So in case you haven’t been obsessively counting the weeks like I have, it has now been 8 weeks since I first hurt my back. It has been a rollercoaster of emotions, pain levels, and frustration. For the first 4 weeks it seemed like every two weeks I was back to being laid up, unable to move and having to take frequent “lying down” breaks to try to reset my pain levels. I’ve been prescribed muscle relaxers, ibuprofin, and narcotics, none of which did anything for the pain.
After a particularly bad “pain episode” I finally went to see an orthopedic surgeon and things started to turn around. At first they did an X-ray and confirmed that I didn’t have any fractures in my spine (and I don’t have scoliosis but I wasn’t concerned about that). They gave me a prescription anti-inflammatory to reduce the swelling and hopefully reduce the pain. It did reduce the pain somewhat but it was still there constantly so they ordered an MRI. Although I had the MRI on June 2, I couldn’t get in to see the orthopedic surgeon’s PA until June 9. The MRI images came on a disk with a viewer installation on it, so I popped it in Jason’s computer and read an article about how to read an MRI of your lumbar spine. Based on the article, and my own eyes, it was pretty obvious that I had a herniated L5/S1 disc. I did some research of what treatments are out there for herniated discs, what I could and could not do to make it better, and how long the recovery usually takes. The traditional treatments weren’t particularly inspiring and frankly involved surgery that many reported didn’t even fix the issue.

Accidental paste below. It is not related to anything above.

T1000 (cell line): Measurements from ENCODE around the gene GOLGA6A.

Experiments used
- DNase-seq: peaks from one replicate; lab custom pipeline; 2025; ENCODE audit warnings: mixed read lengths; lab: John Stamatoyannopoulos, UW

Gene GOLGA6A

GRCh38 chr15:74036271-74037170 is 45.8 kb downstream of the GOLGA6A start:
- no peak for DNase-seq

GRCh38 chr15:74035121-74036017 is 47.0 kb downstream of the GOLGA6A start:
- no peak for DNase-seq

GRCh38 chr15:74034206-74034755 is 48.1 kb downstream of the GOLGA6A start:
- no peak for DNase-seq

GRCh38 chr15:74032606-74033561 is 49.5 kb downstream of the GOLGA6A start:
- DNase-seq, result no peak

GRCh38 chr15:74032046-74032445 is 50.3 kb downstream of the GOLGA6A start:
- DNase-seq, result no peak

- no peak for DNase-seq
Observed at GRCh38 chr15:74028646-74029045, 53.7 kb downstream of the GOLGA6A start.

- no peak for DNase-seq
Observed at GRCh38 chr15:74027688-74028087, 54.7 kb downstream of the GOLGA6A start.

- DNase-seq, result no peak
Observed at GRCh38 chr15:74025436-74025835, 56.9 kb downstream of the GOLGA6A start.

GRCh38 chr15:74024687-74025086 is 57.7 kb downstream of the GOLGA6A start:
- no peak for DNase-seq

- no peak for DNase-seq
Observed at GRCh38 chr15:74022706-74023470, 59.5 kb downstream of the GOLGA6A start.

Luckily I only had a week to obsess over the lack of treatment options before seeing the orthopedic surgeon’s PA. She told me that I was far too young for surgery and that the results were pretty much the same with or without surgery: it would take up to two years for the disc to heal itself. She offered me a cortisone shot, but said it wouldn’t actually help me heal faster, it would just dull the pain. Knowing myself and my desire to get back to running as soon as possible, I knew a cortisone shot would only prolong my recovery because I’d try to do too much, too soon without having pain as my guide. Plus, dealing with constant pain is good mental training!
Anyways, things have only progressed in the positive direction for the past couple of weeks. I’m back to riding my fat bike outside on real trails. I’m back to taking Moose for his morning walks. I’m not back to running, and it’s looking like it will be at least 5-6 weeks until I’m back to doing easy runs. I had to bail on all my summer running races, but I’m still holding out hope for the bike races. Maybe this injury is what I needed to fully transition me from a “mostly runner, part time biker” to a “mostly biker, part time runner”. It seems like my body likes biking more. And now that I’m actually developing some mountain biking skills, my mind is starting to agree with my body.
A couple of things have really helped me keep a positive outlook during this whole ordeal. The first is obviously Jason, who has been so patient and wonderful, listening to me moan about how long it’s been since I’ve run and how I’m losing all the fitness I worked so hard to gain. The second is my family, especially my parents, whose good advice convinced me to try the chiropractor and have been sounding boards for all the treatment options I’ve considered. Luckily my running friends haven’t abandoned me during my injury, and have helped me realize that baby steps are still progress (especially Tricia who came out to visit at the perfect time). I’ve also made new mountain biking friends thanks to the Bell Joy Ride I went on last week (post to come about it). Finally thanks to Blueprint for Athletes for being so understanding when I couldn’t meet for dinner because I couldn’t walk the 2 blocks from the parking area to the restaurant, when I couldn’t hike Mt Sanitas with everyone, and when I had to back out of two of the three races that I was planning on representing them at this summer. Luckily I’ll still be there cheering my teammates on! Also thanks to Qloom for supporting me through this and for offering words of encouragement along this crazy journey of recovery.
I’m not fully recovered yet – in fact I’m a long way off from being fully recovered. But I have great people surrounding me and supporting me, and a great team of doctors helping guide my recovery.